This invention consists in the construction, arrangements, and combination of the various parts of the device, whereby the objects contemplated are attained as hereinafter more fully set forth, specifically pointed out in the claims, and illustrated in the accompanying drawings in which:

FIG. 1 is a side view of the concrete mixing truck and the revolution counter;

FIG. 2 is a front perspective view of the console which ltIOUSBS the mixing signal light and the revolution indicaors;

FIG. 3 is a schematic view of the electrical circuitry of this invention; and

FIG. 4 is an end view of a reed switch means utilized in the electrical circuitry of FIG. 3.

The numeral 10 generally designates a concrete mixing truck having a cab 11 and a mixing drum 13 rotatably mounted at the rearward end of the truck. A console 15 is mounted in cab 11 and has a mix count signal light 17 provided thereon. Console 15 houses conventional totalizer means 19 and 21 which indicates the total revolutions of the mixing drum and the revolutions of the mixing drum which are mixing revolutions, respectively. Totalizer means 19 and 21 are also provided with reset buttons 23 and 25, respectively, which are adapted to reset the totalizer means 19 and 21 to 0. It may also be desirable to use conventional tumbler lock key reset counters rather than reset buttons 23 and 25 to furnish additional safeguards against unauthorized tampering With the totalizers.

Drum 13 is provided with a magnet 27 secured thereto on its drum head which is adapted to pass adjacent sensor module 28 secured to the water tank standard. Module 28 includes reed switches 29 and 31 which are schematically illustrated in FIG. 3. Reed switch 29 is of conventional design such as described in United States Patent No. 3,249,713 and is adapted for closure of its leafs 33 and 35 upon magnet 27 passing thereby. Leafs 33 and 35 are preferably constructed of a tungsten material to prevent the leafs from becoming magnetized. Leaf 35 is connected to totalizer means 19 by means of lead 37 and a lead 39 extends from lead 37 to totalizer 21. Totalizer 21 is connected to a grounding relay means 41 by a lead 43. A lead 45 connects lead 39 and light 17 and a lead 47 connects light 17 to lead 43.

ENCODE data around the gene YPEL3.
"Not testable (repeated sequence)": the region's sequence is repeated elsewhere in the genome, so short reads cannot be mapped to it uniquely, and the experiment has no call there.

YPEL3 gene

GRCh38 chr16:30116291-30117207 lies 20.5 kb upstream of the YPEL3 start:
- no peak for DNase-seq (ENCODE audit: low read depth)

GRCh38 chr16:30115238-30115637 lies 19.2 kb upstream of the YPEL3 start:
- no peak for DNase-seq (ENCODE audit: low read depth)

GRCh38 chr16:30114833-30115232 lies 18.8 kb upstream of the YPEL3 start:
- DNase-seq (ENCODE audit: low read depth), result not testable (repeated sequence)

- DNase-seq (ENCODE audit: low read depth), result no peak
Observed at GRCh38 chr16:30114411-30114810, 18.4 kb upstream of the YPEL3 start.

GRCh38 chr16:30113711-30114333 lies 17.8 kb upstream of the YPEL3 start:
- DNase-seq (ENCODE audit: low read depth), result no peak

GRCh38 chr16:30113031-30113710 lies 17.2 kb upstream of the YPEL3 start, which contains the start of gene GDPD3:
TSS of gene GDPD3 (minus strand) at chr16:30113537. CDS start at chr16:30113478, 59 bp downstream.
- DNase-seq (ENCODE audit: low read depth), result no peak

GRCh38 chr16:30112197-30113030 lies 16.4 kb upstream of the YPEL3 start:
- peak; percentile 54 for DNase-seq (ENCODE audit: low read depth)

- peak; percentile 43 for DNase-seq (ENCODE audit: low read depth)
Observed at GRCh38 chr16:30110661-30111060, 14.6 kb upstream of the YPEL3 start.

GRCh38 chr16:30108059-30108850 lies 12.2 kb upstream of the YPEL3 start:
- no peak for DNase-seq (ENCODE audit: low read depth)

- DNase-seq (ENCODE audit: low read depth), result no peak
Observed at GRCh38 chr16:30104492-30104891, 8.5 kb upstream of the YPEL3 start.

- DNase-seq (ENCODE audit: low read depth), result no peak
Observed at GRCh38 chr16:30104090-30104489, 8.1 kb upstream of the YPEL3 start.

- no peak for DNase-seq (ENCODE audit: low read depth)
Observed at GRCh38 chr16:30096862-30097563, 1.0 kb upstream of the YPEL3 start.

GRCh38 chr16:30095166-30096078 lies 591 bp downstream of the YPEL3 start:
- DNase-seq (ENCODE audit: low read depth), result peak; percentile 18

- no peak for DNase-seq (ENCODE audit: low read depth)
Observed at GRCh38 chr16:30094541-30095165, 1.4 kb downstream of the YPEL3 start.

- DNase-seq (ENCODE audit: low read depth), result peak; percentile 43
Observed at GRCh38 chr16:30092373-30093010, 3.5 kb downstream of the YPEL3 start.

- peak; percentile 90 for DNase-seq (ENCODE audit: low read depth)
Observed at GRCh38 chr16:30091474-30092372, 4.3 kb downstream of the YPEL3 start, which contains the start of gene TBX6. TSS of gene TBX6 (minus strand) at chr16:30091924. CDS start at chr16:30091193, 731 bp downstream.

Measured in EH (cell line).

Leaf 33 is connected to a 12 volt direct current battery 49 by a lead 51. The numeral 53 designates a 180 ohm voltage limiter which is connected to lead 51 by a lead 55. Limiter 53 is connected to a voltage reference means 57 (IRIZF 6.8 T10) by a lead 59.

Reed switch 31 is substantially identical to reed switch 29 except that switch 31 has a leaf 61 which is movable between leaf 63 and contact 65. Leaf 61 normally engages contact 65. Leaf 61 is connected to a 200 mfd. charging capacitor 67 by a lead 69 which is connected to a 200 rnfd. charging capacitor 71 by a lead 73. Capacitor 67 is connected to a 47 ohm emitter current limiter 75 by a lead 77. Capacitor 71 is connected to lead 77 by a lead 79 and lead 79 is also connected to lead 59.

Contact is connected to a 50K ohm high range adjustable potentiometer 81 by a lead 83 and potentiometer 81 is connected to a transistor 85 (IR TRO4-C) by a lead 87 and transistor 85 is connected to limiter by a lead 89. Transistor is connected to a coil 91 of a time transfer relay 93 by a lead 95. Lead 77 is connected to a 47 ohm emitter current limiter 97 by a lead 99 and lead 99 is connected to a 200 mfd. charging capacitor 101 by a lead 103. Capacitor 101 is connected to switch 105 in relay 93 by a lead 107. The numeral 109 designates a contact in relay 93 which is grounded at 111. The numeral 113 designates a contact in relay 93 which is connected to a 50K ohm low range adjustable potentiometer 115 by a lead 117. Switch 105 is movable between contacts 109 and 113 and is normally in contact with contact 113. Potentiometer 115 is connected to a transistor 119 (IR TRO4-C) by a lead 121 and transistor 119 is connected to limiter 97 by a lead 123. Transistor 119 is connected to a coil 125 in relay 41 in a lead 127. The numeral 129 designates a contact in relay 41 which is grounded at 131.